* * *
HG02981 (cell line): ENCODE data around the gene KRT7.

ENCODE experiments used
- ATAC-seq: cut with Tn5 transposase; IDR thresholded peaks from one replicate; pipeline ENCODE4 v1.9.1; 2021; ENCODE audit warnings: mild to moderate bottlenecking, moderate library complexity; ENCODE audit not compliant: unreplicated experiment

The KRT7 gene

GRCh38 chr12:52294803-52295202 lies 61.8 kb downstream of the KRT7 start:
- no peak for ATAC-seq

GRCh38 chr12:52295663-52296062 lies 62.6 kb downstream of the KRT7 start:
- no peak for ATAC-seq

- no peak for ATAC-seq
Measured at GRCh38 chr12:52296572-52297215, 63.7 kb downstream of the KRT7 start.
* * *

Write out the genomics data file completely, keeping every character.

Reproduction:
HG02981 (cell line): ENCODE data around the gene KRT7.

ENCODE experiments used
- ATAC-seq: cut with Tn5 transposase; IDR thresholded peaks from one replicate; pipeline ENCODE4 v1.9.1; 2021; ENCODE audit warnings: mild to moderate bottlenecking, moderate library complexity; ENCODE audit not compliant: unreplicated experiment

The KRT7 gene

GRCh38 chr12:52294803-52295202 lies 61.8 kb downstream of the KRT7 start:
- no peak for ATAC-seq

GRCh38 chr12:52295663-52296062 lies 62.6 kb downstream of the KRT7 start:
- no peak for ATAC-seq

- no peak for ATAC-seq
Measured at GRCh38 chr12:52296572-52297215, 63.7 kb downstream of the KRT7 start.